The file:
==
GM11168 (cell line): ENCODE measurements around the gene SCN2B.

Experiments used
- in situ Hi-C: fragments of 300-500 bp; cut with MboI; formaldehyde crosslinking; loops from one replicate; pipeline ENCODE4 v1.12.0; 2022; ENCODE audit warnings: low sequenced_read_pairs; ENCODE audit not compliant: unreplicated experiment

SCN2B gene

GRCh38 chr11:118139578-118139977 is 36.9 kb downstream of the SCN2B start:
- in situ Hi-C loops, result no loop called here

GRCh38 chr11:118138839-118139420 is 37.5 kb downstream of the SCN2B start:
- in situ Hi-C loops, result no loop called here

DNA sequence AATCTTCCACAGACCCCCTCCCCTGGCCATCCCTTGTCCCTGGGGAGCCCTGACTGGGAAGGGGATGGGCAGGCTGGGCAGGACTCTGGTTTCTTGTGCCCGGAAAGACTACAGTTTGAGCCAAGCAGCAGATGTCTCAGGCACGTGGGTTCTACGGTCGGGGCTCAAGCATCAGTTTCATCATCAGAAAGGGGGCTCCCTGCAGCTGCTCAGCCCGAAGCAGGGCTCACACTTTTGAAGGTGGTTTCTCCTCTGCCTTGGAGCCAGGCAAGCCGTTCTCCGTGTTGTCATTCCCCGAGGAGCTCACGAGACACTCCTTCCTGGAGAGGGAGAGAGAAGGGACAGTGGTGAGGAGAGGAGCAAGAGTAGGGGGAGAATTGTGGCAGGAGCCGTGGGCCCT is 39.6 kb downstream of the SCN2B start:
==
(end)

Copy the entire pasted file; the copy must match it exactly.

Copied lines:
GM11168 (cell line): ENCODE measurements around the gene SCN2B.

Experiments used
- in situ Hi-C: fragments of 300-500 bp; cut with MboI; formaldehyde crosslinking; loops from one replicate; pipeline ENCODE4 v1.12.0; 2022; ENCODE audit warnings: low sequenced_read_pairs; ENCODE audit not compliant: unreplicated experiment

SCN2B gene

GRCh38 chr11:118139578-118139977 is 36.9 kb downstream of the SCN2B start:
- in situ Hi-C loops, result no loop called here

GRCh38 chr11:118138839-118139420 is 37.5 kb downstream of the SCN2B start:
- in situ Hi-C loops, result no loop called here

DNA sequence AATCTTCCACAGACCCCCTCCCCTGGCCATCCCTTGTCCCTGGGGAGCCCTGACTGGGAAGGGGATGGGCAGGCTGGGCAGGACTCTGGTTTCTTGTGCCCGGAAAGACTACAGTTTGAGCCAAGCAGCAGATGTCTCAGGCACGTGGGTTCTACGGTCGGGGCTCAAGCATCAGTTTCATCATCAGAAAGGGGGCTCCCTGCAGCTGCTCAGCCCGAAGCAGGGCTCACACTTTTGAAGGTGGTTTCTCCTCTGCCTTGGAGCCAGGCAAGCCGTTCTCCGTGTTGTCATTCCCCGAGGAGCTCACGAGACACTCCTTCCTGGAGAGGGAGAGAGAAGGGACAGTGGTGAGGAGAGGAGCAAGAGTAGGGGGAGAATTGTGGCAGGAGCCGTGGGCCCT is 39.6 kb downstream of the SCN2B start: